City of David Archaeological Expedition

Jerusalem’s first houses, dating from the Early Bronze Age (about 3000 B.C.), were built on bedrock on the east slope of the hill, near the Gihon spring. In the house a low bench lines three walls. Outlining the bench on the left and at back are the slightly taller remains of the foundation of the house’s outer wall. The still higher wall, being inspected by a volunteer, top left, dates to the Middle Bronze Age (1800 B.C.) A large mass of bedrock and a smaller one in front of it protrude from the house floor next to another volunteer.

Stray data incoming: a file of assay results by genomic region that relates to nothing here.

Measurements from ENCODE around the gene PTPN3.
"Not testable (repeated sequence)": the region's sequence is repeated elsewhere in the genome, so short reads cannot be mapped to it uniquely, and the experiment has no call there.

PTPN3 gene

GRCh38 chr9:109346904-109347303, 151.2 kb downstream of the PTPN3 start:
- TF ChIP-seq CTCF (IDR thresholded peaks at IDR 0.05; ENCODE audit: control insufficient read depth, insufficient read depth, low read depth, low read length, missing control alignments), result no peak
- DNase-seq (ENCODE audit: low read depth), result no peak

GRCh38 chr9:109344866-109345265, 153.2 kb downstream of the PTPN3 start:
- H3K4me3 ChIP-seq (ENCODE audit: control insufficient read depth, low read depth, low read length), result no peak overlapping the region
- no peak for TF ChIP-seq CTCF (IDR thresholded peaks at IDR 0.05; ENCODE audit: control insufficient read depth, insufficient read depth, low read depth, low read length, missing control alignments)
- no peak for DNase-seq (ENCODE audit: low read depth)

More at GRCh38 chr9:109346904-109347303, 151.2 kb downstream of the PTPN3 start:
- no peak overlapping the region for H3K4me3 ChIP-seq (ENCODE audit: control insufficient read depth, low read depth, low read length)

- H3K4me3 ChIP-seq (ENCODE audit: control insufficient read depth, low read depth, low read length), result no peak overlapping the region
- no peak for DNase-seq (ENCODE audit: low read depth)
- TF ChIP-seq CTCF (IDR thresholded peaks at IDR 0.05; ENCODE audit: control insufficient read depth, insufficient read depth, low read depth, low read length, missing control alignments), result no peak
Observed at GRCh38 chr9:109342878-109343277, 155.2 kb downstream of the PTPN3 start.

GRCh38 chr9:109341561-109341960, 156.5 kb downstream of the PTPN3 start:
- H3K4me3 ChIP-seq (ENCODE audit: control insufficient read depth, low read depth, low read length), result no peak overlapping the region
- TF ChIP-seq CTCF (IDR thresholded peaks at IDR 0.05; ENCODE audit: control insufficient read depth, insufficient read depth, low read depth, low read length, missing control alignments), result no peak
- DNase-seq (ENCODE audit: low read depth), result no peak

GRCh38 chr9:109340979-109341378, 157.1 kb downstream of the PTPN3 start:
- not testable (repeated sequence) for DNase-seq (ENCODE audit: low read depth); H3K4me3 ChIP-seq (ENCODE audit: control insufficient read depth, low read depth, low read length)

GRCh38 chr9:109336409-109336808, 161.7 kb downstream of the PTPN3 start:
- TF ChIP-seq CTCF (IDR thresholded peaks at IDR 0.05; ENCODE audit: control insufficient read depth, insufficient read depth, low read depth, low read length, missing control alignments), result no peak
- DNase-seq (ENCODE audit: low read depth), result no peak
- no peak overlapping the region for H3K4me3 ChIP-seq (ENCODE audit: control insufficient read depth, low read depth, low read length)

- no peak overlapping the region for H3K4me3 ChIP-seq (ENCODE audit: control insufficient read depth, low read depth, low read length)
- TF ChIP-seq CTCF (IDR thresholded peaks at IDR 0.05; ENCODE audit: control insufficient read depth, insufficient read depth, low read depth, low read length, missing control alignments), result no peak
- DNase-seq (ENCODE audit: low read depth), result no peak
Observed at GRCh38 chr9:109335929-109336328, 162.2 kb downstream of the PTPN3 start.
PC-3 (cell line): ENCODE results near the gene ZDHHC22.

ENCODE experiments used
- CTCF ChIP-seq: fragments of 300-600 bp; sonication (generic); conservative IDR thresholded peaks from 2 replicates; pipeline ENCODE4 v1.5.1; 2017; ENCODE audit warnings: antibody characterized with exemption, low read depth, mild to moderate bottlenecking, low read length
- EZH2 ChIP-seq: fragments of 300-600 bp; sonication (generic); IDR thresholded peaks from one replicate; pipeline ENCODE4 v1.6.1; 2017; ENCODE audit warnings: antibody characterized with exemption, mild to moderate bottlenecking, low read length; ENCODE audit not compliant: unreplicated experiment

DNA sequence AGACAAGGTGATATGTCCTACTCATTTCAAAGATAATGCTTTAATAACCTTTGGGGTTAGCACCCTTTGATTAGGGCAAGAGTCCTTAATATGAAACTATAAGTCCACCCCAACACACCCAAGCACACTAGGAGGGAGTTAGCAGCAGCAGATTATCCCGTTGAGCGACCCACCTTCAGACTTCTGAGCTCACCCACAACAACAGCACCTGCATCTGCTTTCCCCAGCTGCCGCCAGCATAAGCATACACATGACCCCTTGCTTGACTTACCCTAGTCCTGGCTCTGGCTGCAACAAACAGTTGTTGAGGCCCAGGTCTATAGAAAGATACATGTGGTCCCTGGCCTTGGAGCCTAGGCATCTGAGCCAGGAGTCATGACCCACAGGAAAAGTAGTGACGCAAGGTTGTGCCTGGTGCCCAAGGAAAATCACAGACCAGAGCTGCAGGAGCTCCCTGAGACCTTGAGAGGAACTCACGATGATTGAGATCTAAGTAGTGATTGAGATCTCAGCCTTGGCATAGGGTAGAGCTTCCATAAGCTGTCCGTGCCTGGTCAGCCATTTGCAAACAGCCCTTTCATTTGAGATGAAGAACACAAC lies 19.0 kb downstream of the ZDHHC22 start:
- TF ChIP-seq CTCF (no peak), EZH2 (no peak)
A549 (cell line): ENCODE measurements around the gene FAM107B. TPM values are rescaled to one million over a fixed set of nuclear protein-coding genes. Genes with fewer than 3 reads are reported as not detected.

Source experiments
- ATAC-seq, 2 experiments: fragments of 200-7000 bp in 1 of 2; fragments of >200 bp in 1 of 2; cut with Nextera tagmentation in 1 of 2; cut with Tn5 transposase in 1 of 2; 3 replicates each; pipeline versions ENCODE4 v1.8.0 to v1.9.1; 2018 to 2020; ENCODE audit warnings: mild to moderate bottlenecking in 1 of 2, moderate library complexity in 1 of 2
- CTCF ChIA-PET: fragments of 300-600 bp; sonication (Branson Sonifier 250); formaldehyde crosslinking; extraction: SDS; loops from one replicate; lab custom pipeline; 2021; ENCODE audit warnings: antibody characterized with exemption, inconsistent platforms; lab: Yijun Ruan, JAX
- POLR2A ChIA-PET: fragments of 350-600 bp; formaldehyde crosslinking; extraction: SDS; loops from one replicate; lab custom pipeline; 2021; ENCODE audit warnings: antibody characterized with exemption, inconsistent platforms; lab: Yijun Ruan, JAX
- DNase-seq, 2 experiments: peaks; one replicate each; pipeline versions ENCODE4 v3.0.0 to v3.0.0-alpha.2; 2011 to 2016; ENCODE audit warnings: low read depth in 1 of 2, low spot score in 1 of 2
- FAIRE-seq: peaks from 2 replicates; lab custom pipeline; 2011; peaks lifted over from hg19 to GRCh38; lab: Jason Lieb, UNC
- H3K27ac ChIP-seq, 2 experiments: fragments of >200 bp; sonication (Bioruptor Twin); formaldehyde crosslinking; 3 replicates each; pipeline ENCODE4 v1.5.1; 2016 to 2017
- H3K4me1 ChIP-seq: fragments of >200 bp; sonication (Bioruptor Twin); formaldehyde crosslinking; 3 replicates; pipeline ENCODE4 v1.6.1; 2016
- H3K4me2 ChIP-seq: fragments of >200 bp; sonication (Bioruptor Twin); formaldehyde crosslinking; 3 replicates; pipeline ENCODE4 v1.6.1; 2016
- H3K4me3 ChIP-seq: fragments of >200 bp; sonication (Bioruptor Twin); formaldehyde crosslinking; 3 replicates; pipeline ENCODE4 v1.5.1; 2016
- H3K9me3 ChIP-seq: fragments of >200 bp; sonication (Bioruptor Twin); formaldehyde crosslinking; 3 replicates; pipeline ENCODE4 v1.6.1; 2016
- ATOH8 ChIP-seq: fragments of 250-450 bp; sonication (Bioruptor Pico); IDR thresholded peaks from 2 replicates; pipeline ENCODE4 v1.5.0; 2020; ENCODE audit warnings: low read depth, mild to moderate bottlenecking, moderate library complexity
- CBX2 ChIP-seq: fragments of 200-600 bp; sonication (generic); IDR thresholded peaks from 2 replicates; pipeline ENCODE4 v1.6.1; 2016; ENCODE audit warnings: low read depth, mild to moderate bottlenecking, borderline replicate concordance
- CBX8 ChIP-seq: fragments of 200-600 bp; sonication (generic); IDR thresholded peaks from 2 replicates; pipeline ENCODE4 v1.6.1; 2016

Just ten feet away from the site where this house and another were discovered, the City of David team had dug for five years and had found remains only from the eighth and seventh centuries B.C. (Iron Age). By digging in different areas and using a combination of excavation methods, Shiloh was able to reveal 25 layers of habitation in the City of David; the earliest was a Chalcolithic settlement 5,500 years old—far older than any previously discovered Jerusalem settlement.